I am no privacy freak. On the contrary, I believe the recent fetish for privacy often does as much harm as good, by giving governments a ready excuse to withhold information that ought to be in the public domain. However, I added personal information to my FB account for the sole purpose of letting people I designate as “friends” see it. I never intended FB to share that information with L.L. Bean, Wal-Mart, or Empire Theatres, so they could better customize my browsing experience. Nor do I want those sites trading information about my browsing habits or purchases with FB, which is exactly what Open Graph does.
My concern is heightened by FB’s vivid history of demonstrated indifference to privacy concerns. The Electronic Freedom Foundation has a chronology. Moneyquote:
Facebook originally earned its core base of users by offering them simple and powerful controls over their personal information. As Facebook grew larger and became more important, it could have chosen to maintain or improve those controls. Instead, it’s slowly but surely helped itself — and its advertising and business partners — to more and more of its users’ information, while limiting the users’ options to control their own information.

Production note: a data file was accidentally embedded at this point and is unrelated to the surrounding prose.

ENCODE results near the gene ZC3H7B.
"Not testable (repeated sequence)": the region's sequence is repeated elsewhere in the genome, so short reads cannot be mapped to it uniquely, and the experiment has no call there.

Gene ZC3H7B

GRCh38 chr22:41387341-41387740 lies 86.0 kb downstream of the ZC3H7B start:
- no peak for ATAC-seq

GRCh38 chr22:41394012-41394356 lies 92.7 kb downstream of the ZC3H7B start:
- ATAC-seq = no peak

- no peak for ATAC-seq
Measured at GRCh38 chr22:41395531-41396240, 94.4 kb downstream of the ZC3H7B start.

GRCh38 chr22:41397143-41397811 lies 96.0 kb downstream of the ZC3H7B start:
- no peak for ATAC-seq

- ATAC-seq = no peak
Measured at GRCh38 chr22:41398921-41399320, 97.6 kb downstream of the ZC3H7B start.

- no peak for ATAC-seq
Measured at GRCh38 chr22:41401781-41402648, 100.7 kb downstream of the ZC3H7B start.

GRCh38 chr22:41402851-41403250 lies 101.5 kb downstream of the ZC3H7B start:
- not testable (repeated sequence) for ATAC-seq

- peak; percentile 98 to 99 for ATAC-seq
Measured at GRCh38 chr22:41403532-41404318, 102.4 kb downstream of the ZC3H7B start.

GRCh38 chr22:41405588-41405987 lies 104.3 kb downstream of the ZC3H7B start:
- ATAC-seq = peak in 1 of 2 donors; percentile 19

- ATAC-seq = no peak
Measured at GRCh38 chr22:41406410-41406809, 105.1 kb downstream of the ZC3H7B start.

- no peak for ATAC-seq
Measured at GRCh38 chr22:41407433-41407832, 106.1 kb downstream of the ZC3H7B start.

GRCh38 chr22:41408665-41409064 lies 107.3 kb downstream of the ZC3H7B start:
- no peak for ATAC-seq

Each time FB changes its privacy options, it defaults to openness. Users who want to tighten their privacy settings must go into their account pages and negotiate an obscure and confusing series of settings. Even then, they will be unable to prevent FB from sharing basic information such as thei profile photo and their friend list. It’s clear that FB has made the settings deliberately hard to use.
Leo Laporte, my favorite tech guru, had a good (and accessible) discussion of FB’s privacy issues on the latest edition of his tech podcast with guests Gina Trepani and Jeff Jarvis. (The FB discussion is about 20 minutes in.) Their conclusion: if someone as tech savvy as Laporte can’t figure this stuff out, how is an ordinary user supposed to.
* “Deactivating” is a moderate option. It suspends your FB service, but saves all your data in case you later change your mind. People can no longer see an inactive profile, but they can still tag you in photos and invite you to events (although you won’t see the invitations). Even so, FB users wishing to deactivate must navigate a series of guilt trips, including picture of FB friends who will “miss you.” “Deleting” is the nuclear option. Your data is gone, and should you later re-join, you re-join from scratch.